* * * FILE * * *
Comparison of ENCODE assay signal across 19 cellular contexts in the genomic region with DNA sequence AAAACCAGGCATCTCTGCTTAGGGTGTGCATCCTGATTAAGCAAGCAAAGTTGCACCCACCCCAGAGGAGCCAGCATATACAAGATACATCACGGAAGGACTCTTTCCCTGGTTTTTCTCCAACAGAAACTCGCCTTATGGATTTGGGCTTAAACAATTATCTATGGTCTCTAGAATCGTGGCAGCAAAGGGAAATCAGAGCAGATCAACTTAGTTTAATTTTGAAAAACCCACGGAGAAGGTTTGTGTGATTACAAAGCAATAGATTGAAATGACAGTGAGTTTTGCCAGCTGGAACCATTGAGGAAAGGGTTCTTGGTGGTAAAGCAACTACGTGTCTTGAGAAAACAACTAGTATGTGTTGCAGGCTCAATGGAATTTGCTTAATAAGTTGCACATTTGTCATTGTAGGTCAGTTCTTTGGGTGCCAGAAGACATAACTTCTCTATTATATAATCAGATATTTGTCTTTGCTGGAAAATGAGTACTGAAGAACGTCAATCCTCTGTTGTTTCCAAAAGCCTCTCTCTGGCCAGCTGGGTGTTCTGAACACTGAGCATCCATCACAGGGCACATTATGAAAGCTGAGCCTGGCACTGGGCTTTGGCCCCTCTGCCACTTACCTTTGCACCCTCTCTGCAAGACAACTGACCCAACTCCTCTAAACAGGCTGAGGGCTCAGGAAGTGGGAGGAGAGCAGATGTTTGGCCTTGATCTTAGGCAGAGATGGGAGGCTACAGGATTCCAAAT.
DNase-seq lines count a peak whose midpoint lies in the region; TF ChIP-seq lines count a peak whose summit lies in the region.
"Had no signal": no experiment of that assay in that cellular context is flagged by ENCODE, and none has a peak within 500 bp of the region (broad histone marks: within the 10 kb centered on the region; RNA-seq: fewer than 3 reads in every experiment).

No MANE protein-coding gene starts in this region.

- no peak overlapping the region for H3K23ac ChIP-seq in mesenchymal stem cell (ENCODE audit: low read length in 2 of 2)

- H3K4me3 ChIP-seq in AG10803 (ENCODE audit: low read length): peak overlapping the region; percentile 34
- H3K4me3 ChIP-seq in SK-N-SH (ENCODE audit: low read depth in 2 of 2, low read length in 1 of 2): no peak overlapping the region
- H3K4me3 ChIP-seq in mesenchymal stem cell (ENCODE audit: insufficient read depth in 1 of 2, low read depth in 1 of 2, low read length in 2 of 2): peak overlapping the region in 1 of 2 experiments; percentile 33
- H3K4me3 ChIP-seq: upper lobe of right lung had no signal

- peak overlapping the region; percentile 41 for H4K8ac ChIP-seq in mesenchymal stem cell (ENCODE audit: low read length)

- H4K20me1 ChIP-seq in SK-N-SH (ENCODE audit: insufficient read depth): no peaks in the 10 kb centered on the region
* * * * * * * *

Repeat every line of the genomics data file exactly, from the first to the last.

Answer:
Comparison of ENCODE assay signal across 19 cellular contexts in the genomic region with DNA sequence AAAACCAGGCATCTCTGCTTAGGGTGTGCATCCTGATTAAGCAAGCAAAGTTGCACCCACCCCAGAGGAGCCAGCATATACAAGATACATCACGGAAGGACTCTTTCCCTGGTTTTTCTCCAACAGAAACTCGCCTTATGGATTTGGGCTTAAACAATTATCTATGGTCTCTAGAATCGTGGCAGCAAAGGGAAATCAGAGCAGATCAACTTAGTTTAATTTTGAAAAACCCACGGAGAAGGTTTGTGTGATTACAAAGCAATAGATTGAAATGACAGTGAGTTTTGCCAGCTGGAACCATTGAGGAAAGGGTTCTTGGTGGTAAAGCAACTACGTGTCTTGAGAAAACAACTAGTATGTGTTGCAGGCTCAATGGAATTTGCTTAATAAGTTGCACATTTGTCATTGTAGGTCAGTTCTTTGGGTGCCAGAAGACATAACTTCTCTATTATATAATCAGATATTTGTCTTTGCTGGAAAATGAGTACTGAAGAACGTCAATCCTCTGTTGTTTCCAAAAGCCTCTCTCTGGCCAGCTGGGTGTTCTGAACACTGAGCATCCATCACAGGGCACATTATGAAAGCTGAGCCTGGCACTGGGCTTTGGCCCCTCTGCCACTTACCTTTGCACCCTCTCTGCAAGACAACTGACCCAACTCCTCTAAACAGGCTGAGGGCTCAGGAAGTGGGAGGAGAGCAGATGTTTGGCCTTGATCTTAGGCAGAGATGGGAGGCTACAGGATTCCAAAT.
DNase-seq lines count a peak whose midpoint lies in the region; TF ChIP-seq lines count a peak whose summit lies in the region.
"Had no signal": no experiment of that assay in that cellular context is flagged by ENCODE, and none has a peak within 500 bp of the region (broad histone marks: within the 10 kb centered on the region; RNA-seq: fewer than 3 reads in every experiment).

No MANE protein-coding gene starts in this region.

- no peak overlapping the region for H3K23ac ChIP-seq in mesenchymal stem cell (ENCODE audit: low read length in 2 of 2)

- H3K4me3 ChIP-seq in AG10803 (ENCODE audit: low read length): peak overlapping the region; percentile 34
- H3K4me3 ChIP-seq in SK-N-SH (ENCODE audit: low read depth in 2 of 2, low read length in 1 of 2): no peak overlapping the region
- H3K4me3 ChIP-seq in mesenchymal stem cell (ENCODE audit: insufficient read depth in 1 of 2, low read depth in 1 of 2, low read length in 2 of 2): peak overlapping the region in 1 of 2 experiments; percentile 33
- H3K4me3 ChIP-seq: upper lobe of right lung had no signal

- peak overlapping the region; percentile 41 for H4K8ac ChIP-seq in mesenchymal stem cell (ENCODE audit: low read length)

- H4K20me1 ChIP-seq in SK-N-SH (ENCODE audit: insufficient read depth): no peaks in the 10 kb centered on the region